August 3rd, 2020

meow, cat, Siamese, catty

Hope Amidst the Ruins

Parable of the Sower (Earthseed, #1)Parable of the Sower by Octavia E. Butler

My rating: 5 of 5 stars

I originally became acquainted with this novel and the Earthseed religion of God is Change when I was writing an article on Kindred and had to do a brief summary of the author's other novels. With the current upheavals, I decided to read it and its sequel Parable of the Talents as a way of reconciling myself to day-to-day unpredictability.

The protagonist, Lauren Olamina, lives in a tiny island of community amidst a civilization coming apart at the seams. She has a condition known as hyperempathy syndrome as a result of her biological mother abusing an Alzheimer's drug. She lives with her father and stepmother in a walled neighborhood where people try to maintain something resembling a middle-class existence in the face of disintegrating public services, ever worsening shortages, and civil disorder caused by drug abusers who set fires while high. The families of this island of sanity try their best to educate the children after schools have closed. They grow as much food as they can, because hyperinflation and the disintegration of food distribution systems have made store-bought food well-nigh unaffordable. They teach one another how to defend themselves and their community, and when the madness outside tries to force itself into the gates, they set watches to scare away the intruders, or kill if there is no other choice.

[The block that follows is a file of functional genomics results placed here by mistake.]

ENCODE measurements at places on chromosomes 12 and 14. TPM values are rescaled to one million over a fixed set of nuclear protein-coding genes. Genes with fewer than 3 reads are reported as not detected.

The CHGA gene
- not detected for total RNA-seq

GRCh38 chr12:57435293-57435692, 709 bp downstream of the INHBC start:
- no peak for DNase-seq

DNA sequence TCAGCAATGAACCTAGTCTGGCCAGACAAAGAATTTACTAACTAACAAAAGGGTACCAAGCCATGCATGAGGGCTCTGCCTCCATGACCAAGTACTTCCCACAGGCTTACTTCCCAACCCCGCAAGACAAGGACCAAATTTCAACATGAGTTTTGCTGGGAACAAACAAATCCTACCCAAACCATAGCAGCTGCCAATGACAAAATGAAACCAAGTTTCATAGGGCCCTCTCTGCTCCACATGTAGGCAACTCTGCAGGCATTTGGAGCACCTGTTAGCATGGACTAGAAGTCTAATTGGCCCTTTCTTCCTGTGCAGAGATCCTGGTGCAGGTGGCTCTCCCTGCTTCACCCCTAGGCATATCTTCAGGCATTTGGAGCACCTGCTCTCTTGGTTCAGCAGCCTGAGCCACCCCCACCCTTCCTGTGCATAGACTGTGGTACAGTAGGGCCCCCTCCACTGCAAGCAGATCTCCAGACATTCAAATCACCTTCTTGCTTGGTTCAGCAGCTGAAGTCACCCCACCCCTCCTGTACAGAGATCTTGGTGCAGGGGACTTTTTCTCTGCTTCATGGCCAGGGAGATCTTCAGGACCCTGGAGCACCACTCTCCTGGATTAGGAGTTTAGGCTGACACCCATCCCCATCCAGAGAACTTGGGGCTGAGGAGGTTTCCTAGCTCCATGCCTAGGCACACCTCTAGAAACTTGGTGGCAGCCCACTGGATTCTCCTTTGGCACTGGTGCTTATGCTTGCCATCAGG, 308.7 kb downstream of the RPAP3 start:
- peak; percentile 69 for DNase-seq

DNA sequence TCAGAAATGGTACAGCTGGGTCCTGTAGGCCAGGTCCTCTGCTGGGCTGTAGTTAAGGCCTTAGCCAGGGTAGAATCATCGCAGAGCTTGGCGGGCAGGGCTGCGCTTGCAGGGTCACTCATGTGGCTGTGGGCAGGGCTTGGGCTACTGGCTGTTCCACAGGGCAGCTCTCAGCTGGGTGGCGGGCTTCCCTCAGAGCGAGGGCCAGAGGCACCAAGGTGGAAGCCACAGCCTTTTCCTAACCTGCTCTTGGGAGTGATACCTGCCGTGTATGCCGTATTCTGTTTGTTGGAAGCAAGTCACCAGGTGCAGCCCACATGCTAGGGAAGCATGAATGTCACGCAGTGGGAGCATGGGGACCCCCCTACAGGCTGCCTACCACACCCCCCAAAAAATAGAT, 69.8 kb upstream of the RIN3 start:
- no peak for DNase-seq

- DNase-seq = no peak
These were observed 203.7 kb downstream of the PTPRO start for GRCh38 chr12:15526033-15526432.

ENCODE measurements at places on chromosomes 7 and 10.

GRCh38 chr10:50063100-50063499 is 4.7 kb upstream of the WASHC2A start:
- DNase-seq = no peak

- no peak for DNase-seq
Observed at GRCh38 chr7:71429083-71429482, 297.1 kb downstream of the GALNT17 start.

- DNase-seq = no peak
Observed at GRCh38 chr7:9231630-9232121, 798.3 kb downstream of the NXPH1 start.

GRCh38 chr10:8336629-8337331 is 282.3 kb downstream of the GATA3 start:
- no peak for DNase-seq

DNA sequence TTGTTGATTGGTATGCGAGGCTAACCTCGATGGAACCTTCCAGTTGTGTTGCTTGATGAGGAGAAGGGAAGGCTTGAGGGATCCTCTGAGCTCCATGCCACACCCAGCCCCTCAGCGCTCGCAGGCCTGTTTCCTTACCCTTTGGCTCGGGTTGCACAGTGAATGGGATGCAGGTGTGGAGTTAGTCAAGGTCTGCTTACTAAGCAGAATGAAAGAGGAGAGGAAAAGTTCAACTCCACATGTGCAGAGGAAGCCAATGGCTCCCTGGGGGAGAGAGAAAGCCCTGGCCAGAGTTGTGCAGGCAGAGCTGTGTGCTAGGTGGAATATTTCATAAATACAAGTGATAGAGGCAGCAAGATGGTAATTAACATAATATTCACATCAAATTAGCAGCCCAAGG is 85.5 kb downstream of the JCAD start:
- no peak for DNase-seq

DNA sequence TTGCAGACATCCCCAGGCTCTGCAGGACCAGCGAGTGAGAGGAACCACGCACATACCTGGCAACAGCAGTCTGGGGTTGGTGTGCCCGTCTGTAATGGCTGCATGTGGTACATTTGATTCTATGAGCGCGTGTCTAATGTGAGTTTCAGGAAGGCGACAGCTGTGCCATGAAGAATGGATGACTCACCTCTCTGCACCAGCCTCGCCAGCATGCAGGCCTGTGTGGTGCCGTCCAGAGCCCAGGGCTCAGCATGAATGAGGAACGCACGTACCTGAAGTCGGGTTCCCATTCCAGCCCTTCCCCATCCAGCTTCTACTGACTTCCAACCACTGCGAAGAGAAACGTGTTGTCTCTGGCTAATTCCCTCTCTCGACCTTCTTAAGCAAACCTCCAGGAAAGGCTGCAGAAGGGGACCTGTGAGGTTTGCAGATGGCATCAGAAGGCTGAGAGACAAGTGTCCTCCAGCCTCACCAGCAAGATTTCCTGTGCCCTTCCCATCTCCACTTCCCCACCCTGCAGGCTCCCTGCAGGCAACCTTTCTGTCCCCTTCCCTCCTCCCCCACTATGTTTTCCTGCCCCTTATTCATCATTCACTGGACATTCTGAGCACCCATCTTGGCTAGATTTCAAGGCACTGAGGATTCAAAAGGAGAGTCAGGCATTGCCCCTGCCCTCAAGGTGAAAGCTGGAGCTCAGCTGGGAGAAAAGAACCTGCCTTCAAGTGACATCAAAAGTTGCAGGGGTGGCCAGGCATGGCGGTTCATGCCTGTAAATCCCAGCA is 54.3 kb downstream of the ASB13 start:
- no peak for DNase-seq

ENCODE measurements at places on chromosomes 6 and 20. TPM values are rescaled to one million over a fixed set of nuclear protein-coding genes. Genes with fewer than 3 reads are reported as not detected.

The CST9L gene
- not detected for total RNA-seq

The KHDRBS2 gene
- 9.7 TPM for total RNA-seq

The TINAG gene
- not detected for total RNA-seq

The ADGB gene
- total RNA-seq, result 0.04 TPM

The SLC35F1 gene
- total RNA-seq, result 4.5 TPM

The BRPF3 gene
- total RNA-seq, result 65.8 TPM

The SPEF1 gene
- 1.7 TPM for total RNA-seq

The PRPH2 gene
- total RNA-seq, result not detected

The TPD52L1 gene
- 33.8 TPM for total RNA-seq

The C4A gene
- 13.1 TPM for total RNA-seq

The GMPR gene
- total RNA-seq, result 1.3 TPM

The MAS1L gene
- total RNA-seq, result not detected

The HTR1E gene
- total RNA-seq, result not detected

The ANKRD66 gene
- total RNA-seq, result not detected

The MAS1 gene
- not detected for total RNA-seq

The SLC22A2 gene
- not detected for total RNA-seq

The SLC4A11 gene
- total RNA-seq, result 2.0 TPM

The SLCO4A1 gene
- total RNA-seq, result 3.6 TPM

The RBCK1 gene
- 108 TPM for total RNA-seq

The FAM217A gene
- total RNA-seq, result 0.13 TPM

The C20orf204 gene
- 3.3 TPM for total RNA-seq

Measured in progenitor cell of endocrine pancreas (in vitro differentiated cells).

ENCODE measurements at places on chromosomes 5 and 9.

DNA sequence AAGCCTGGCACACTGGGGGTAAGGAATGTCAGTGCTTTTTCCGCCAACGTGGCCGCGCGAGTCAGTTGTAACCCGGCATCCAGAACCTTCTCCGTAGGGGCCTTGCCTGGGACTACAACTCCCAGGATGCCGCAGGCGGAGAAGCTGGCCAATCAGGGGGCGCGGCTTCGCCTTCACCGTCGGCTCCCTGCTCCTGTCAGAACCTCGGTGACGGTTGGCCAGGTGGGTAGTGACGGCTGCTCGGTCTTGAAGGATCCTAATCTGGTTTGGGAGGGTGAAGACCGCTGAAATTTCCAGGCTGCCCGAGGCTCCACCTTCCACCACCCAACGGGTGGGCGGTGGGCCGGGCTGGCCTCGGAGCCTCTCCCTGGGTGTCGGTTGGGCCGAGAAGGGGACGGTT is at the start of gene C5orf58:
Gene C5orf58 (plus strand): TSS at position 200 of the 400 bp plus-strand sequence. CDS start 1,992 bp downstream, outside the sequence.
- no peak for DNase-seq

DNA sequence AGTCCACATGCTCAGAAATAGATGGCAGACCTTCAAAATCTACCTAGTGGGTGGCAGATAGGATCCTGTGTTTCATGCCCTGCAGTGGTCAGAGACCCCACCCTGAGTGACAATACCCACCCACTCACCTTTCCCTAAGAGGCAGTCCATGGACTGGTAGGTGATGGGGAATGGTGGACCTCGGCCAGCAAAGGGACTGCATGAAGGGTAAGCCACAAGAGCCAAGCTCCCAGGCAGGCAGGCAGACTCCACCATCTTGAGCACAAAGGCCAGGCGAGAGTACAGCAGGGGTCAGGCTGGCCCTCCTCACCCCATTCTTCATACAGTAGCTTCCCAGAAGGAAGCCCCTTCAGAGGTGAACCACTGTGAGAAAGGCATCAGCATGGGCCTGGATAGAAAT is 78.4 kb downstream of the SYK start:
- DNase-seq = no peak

Things first go wrong when Lauren's brother Keith leaves the community, then starts bringing back large sums of cash and various consumer goods. It's clear he's fallen in with a bad crowd -- and then his parents are called to identify his tortured and mutilated body. Then Lauren's father fails to return from work. Lauren and some friends go searching amidst the ruins of what was once Los Angeles, but the only evidence they find is a severed arm of about the right musculature and skin tone. It's our first hint that cannibalism is becoming a problem beyond the walls.

And then comes the night in which the pyro druggies force their way in and torch the tiny neighborhood, destroying, stealing, and killing. Lauren and two other members of their community are the only survivors, and there is no way they can maintain their neighborhood by themselves. There's nothing to do but salvage what they can carry, including bundles of nearly worthless money, and join the crowds of people on a grim trek northward to a hope that may not exist.

On the way they encounter other refugees, some of which have turned predator on their fellow unfortunates, and others who are frightened and in need of help. At first Lauren and her surviving neighbors regard every stranger as an enemy, but bit by bit they begin to trust those who seem to be good people, and a new community forms. One of their number is trekking to his own personal Promised Land -- a small farm owned by his sister and her husband. He thinks there may be room for their community, since more people means more watchers to protect against the druggies and roving bands of bandits. It's better than the company towns that are little better than a new form of slavery.